The Department of Geology relies on a variety of tools to periodically assess its undergraduate program.

 

1.  Student Evaluations

 

The standardized USU course evaluation form is provided to all students in all courses taught by Geology faculty to allow the students an opportunity to evaluate both the course and the instructor.  Geology faculty commonly lead the College of Science in these university-wide teaching evaluations and the Department was awarded the first USU Department Teaching Excellence Award in 2003.

 

2.  Senior Interviews

 

Towards the end of spring semester, the department hosts a "feed and feedback" reception for graduating students.  After a brief social, the group disperses into one or more groups of four to six students and two to three faculty to discuss student perceptions of major courses, skills achieved, inter?relationships between courses and concepts, et cetera.  Each faculty team records information without identifying students and submits the report to the department head for compilation.  Results are discussed at a faculty meeting and it often results in programmatic changes.  This format has been found to be more effective than a brief experiment with "oral" content exams for graduating seniors.  We now find that students are more relaxed, feel less threatened and are very responsive.

 

3.  Geology Department Questionnaire

 

Geology faculty have implemented an assessment tool devised by the geology faculty at Illinois State University.  As used there, it consists of a written questionnaire which is given on entry into the program and then again prior to graduation.  We have modified this questionnaire to make it more appropriate for our program.  It is given first to students entering Geol 3550 Sedimentation?Stratigraphy, generally the first upper?division geology course taken by majors, and then is given again at the conclusion of Geol 5200 Geology Field Camp, our program's capstone experience.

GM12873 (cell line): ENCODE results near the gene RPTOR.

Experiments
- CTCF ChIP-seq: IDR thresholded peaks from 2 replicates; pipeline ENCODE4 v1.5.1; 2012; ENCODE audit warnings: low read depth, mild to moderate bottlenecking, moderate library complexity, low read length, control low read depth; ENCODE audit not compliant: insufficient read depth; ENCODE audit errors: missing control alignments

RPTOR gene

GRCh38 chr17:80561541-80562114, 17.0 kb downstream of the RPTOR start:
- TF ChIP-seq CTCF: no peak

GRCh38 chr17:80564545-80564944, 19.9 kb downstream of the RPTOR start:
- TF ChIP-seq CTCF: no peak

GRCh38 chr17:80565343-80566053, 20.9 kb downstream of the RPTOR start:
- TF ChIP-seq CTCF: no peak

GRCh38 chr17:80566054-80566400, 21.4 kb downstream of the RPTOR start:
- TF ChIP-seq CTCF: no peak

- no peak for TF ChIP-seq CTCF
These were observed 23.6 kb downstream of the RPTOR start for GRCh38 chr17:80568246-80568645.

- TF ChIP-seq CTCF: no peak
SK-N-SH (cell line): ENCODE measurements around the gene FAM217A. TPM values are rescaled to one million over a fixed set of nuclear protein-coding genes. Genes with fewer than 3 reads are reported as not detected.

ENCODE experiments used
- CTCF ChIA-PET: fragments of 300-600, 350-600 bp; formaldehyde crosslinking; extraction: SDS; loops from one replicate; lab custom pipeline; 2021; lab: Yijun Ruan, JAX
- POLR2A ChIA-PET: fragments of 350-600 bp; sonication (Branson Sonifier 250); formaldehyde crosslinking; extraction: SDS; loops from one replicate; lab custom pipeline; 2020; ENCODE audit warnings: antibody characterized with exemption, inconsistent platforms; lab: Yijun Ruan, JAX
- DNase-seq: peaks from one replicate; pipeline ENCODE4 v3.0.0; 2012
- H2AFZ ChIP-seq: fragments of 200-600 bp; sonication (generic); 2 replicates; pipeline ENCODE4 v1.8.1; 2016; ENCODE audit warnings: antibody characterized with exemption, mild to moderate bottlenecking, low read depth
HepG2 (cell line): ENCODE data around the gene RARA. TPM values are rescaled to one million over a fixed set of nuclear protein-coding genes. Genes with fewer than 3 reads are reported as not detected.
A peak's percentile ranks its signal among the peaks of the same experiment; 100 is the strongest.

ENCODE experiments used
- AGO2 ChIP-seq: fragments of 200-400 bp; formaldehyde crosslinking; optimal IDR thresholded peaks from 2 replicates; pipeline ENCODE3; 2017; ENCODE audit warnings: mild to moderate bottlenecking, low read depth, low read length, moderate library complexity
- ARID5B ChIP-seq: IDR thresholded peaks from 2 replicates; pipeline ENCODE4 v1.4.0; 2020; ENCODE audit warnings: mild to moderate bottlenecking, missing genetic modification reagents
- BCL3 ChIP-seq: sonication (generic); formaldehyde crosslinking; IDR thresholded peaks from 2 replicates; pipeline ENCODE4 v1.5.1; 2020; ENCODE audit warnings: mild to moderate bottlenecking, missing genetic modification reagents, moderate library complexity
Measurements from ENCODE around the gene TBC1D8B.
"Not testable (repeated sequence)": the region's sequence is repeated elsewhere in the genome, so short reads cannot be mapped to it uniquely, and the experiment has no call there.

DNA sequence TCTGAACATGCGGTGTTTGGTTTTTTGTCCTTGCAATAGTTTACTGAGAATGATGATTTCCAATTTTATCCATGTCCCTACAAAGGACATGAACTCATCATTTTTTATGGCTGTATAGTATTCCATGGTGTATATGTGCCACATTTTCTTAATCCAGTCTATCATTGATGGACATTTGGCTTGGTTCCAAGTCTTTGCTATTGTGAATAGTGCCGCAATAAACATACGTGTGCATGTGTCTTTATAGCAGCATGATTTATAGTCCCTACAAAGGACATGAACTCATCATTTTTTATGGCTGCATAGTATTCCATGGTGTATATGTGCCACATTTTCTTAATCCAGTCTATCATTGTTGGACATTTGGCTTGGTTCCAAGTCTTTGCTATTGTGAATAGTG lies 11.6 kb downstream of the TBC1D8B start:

Results of the "before" and "after" versions are then compared to get a sense of "value added" assessment; i.e., skills learned or improved over that transition.  Geol 5200 has been taught many times since we implemented this questionnaire, so we now have a sufficient population to make the results statistically valid.  The results demonstrate that there is measurable accomplishment in the transition between these two courses.

 

4.  College of Science Interviews and Questionnaire

 


Each year, the Dean of the College of Science interviews a number of majors from each department in the college.  In addition, every student applying for graduation in the College of Science is given a questionnaire to complete.  These collectively provide information on general student satisfaction with the degree program, courses, faculty and facilities.  This information is collected anonymously and then returned to the department in the summer following graduation.

 

5.  Alumni Surveys

 

Periodically, the department solicits information from its alumni regarding current undergraduate degree requirements.  The alumni are asked to: 1) comment on the importance of topic areas and courses, 2) indicate which topics or courses have assisted them most in their careers, 3) indicate which courses they wished they would have taken or which we should require, and 4) with respect to using computers in their professional activities, recommend specialized software that we should be using with students today.  The results are generally mixed, with most responses reflecting current individual employment specialties rather than the program in general.

 

6. Advisory Board

 

In April 2003, the department formed an advisory board that meets annually to provide input and advice on the evolution and strategic directions of the department.  The advisory board consists of members drawn from a variety of professional backgrounds, including alumni of the department and non-alumni who have an interest in the department=s direction.

 

7.  Self Study and External Review

 

The Department of Geology regularly conducts a Regents?mandated department self study and external review.  The self study allows the faculty to reassess the program and its direction as well as its goals and objectives.  The recommendations made by the external review team are used to modify and improve the program.

 

8.  Faculty Program Assessment

 

Assessment information from these various sources is discussed and reviewed by all faculty and used to "tune up" or modify program objectives, course content and degree requirements.  The single most important department activity for reviewing assessment as well as all other aspects of the program is the fall faculty retreat.  This two?day meeting, prior to the start of fall semester, provides a period of reflection on the past year; an opportunity to make changes and/or modifications to requirements, policies and procedures; and a forum for planning for the coming academic year.